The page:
The business case for engaging with the SDGs is seem-ingly therefore very compelling, but to what extent has the private sector embraced this agenda and shown willingness to explore and invest in these opportunities? 2019 represents an important juncture for taking-stock of global efforts to realize the SDGs, with the UN set to release the findings of an extensive progress report, as well as convening an SDG Summit alongside the UN General Assembly in September to bring all heads of state together to discuss this agenda for the first time since it was launched. Against this backdrop, this year also pres-ents us with a fitting opportunity to assess the progress that has been made by business.
In a survey of around 300 leading global companies con-ducted in 2018, WBCSD found that 88% of companies had engaged with the SDGs in some way and over 80% had integrated communication around their efforts into their corporate disclosure. 76% of companies had undertaken a process to identify the SDG’s that are most relevant to their organization and more than 40% noted that they intended to set specific SDG-related targets moving forward.
Business leadership across the world is increasingly focusing its attention on the SDGs and how the potential of business to contribute to the goals can be fully realized. The Goals themselves are now established as a key agenda item at prominent international gatherings such as the World Economic Forum in Davos, and a wide variety of regional initiatives such as the Nordic CEOs for a Sustainable Future platform are emerging and exploring ways to turn ambition into action. The leadership efforts by the Japan Business Federation (Keidanren) which has integrated the SDGs into its Charter of Business Conduct and issued a resounding call for Japanese business to leverage its technological innovation to drive contributions across the spectrum of the SDGs is also a noteworthy example.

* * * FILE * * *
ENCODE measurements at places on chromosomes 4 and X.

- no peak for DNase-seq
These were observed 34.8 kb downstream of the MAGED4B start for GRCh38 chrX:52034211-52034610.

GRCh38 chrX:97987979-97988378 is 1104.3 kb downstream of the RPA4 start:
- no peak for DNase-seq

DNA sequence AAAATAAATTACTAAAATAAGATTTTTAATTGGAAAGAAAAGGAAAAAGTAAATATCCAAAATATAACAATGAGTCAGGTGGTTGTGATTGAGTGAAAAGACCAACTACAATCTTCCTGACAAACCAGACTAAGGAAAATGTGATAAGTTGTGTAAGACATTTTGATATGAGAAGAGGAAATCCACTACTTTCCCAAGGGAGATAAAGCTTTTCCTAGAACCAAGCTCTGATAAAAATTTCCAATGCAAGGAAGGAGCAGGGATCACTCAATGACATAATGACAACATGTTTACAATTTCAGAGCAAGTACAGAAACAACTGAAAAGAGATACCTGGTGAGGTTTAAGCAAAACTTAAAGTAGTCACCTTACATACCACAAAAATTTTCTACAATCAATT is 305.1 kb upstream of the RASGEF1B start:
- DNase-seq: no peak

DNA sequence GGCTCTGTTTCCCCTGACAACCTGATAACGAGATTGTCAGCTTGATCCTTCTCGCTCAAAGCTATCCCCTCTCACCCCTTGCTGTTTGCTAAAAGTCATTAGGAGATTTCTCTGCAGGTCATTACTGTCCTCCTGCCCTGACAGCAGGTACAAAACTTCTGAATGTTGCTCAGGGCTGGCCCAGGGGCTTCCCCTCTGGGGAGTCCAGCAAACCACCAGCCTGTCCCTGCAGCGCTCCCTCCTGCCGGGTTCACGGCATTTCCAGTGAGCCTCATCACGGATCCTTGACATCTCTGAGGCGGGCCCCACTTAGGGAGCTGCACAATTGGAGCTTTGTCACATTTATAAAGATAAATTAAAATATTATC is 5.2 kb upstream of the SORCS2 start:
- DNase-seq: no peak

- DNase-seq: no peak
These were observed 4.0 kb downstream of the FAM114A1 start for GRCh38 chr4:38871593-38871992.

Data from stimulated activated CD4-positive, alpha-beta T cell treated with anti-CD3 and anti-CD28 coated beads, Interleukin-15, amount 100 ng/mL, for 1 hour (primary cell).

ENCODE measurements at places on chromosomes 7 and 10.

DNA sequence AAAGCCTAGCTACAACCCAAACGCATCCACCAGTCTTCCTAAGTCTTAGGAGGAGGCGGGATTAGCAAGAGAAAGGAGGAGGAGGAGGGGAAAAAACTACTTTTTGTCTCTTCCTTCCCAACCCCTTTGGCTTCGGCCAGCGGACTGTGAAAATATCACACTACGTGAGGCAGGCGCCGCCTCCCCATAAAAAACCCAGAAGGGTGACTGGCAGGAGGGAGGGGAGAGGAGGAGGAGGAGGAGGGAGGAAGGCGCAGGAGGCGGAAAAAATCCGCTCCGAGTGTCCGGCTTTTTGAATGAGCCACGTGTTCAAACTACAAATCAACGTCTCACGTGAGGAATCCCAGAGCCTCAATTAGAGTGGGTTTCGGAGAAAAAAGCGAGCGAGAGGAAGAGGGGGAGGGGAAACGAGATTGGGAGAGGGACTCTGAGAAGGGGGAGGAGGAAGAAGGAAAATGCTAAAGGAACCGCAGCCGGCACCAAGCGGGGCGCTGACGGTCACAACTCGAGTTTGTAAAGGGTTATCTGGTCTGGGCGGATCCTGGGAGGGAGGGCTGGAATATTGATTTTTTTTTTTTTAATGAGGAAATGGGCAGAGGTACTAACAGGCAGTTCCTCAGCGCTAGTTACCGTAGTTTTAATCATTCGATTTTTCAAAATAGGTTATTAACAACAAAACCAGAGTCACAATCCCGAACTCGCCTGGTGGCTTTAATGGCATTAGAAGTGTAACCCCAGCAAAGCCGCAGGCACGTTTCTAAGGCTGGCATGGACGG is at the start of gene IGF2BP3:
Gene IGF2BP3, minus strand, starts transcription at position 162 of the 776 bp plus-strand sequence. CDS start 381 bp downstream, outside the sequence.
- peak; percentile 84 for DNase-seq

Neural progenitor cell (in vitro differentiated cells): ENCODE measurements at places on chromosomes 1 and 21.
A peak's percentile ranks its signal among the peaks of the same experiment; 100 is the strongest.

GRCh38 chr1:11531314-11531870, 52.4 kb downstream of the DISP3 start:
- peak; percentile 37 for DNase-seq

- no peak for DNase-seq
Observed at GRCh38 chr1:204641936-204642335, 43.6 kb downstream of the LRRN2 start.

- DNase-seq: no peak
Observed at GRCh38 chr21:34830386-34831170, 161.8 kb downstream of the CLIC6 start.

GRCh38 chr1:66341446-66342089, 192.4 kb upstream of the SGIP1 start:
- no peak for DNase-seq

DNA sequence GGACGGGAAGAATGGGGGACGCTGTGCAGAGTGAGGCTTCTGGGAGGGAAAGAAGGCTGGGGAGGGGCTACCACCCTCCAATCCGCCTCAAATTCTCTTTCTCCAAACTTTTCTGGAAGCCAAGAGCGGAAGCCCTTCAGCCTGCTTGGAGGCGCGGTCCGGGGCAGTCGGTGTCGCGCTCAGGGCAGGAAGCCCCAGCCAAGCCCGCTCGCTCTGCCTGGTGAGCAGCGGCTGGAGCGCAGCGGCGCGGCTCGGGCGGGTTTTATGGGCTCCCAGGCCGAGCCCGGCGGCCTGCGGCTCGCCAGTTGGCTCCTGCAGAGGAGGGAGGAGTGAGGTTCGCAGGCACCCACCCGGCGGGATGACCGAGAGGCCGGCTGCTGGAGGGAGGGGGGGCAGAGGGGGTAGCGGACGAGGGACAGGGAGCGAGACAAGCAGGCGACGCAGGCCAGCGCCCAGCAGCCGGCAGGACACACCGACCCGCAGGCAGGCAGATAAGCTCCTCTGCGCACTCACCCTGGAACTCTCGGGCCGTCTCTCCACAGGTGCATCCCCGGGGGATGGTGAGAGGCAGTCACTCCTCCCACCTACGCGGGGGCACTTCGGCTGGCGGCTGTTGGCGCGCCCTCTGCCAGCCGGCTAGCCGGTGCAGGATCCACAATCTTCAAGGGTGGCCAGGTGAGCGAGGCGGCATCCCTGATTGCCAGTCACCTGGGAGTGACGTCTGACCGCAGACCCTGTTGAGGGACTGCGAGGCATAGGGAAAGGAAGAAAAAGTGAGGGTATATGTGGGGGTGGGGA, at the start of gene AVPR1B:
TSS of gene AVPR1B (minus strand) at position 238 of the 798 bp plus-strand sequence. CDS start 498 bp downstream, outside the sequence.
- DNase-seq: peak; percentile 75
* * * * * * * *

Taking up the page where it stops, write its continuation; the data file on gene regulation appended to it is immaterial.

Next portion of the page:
We are also seeing companies rallying around pioneering new collaborations to advance this agenda. WBCSD is continuing to work with a range of industries to develop detailed SDG sector roadmaps, while broader initiatives such as the Alliance to End Plastic Waste, the Food and Land Use Coalition or the UN Global Compact’s Business Platform for the Ocean are seeking to forge cross-sectoral alliances to tackle systemic challenges.
However, a number of significant hurdles remain when it comes to achieving the necessary scale and pace of business action to realize the transformational ambitions that sit at the heart of the SDGs. Many companies are still struggling with the complexity of the Goals and the targets that underpin them. Less than 40% of companies we surveyed in 2018 had undertaken a detailed analysis of the SDGs at target level and therefore in many cases are potentially overlooking key opportunities to contribute.
Another important challenge is translating the global ambitions enshrined within the SDGs into their implica-tions at a local level. For many companies with footprints spanning a range of continents it can be tempting to adopt a one size fits all approach to generating SDG impact. The reality however is that there is a pressing need for global businesses to unpack the local SDG priorities in the various regions in which they have operations or interactions, and to leverage this insight to deliver more tailored and ultimately more impactful business solutions.
The ongoing work by Bertelsmann Stiftung and SDSN in developing the annual SDG Index and Dashboards plays a crucial role in cutting through some of this complexity. Moving forward it will be important to explore ways in which we can ensure that this data is more routinely integrated into business decision-making to ensure that the full potential of the private sector is realized to accelerate the transition towards a world where no one is left behind.
This article originally appeared in the Sustainable Development Report 2019 produced by the Bertelsmann Stiftung and the Sustainable Development Solutions Network (SDSN) which includes the SDG Index and Dashboards which explore country-level progress on the realization of the Sustainable Development Goals.